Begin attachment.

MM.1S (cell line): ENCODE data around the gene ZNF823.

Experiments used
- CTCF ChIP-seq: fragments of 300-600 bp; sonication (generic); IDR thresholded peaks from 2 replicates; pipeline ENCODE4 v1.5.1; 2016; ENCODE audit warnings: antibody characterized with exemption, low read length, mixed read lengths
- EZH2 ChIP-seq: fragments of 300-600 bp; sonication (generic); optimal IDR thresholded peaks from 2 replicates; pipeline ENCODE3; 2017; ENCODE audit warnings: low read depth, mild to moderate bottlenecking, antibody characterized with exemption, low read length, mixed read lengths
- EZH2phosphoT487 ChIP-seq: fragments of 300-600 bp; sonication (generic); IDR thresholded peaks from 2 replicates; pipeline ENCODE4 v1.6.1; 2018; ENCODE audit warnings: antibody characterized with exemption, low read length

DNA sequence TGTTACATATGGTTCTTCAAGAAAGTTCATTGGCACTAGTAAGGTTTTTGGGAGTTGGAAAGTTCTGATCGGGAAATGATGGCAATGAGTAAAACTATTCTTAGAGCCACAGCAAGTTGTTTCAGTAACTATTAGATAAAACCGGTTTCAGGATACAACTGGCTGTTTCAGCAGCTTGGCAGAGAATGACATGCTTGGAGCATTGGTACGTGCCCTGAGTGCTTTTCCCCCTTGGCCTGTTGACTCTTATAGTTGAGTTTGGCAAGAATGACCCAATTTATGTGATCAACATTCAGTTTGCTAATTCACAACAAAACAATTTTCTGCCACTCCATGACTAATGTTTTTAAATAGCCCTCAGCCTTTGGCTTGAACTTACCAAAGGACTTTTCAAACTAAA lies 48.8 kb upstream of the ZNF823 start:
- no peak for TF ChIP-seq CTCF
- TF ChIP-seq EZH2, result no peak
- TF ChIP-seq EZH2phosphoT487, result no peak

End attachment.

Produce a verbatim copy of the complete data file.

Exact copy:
MM.1S (cell line): ENCODE data around the gene ZNF823.

Experiments used
- CTCF ChIP-seq: fragments of 300-600 bp; sonication (generic); IDR thresholded peaks from 2 replicates; pipeline ENCODE4 v1.5.1; 2016; ENCODE audit warnings: antibody characterized with exemption, low read length, mixed read lengths
- EZH2 ChIP-seq: fragments of 300-600 bp; sonication (generic); optimal IDR thresholded peaks from 2 replicates; pipeline ENCODE3; 2017; ENCODE audit warnings: low read depth, mild to moderate bottlenecking, antibody characterized with exemption, low read length, mixed read lengths
- EZH2phosphoT487 ChIP-seq: fragments of 300-600 bp; sonication (generic); IDR thresholded peaks from 2 replicates; pipeline ENCODE4 v1.6.1; 2018; ENCODE audit warnings: antibody characterized with exemption, low read length

DNA sequence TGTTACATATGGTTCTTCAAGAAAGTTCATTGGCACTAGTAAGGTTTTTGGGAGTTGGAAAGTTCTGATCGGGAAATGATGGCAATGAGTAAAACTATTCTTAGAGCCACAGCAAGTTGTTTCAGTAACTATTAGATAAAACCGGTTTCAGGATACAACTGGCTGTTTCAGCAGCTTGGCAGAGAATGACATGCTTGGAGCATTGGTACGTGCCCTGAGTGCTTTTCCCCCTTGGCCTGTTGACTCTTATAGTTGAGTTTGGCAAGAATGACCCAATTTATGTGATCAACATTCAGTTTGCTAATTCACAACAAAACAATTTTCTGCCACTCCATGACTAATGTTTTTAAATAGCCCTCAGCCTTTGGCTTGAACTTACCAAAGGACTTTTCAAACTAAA lies 48.8 kb upstream of the ZNF823 start:
- no peak for TF ChIP-seq CTCF
- TF ChIP-seq EZH2, result no peak
- TF ChIP-seq EZH2phosphoT487, result no peak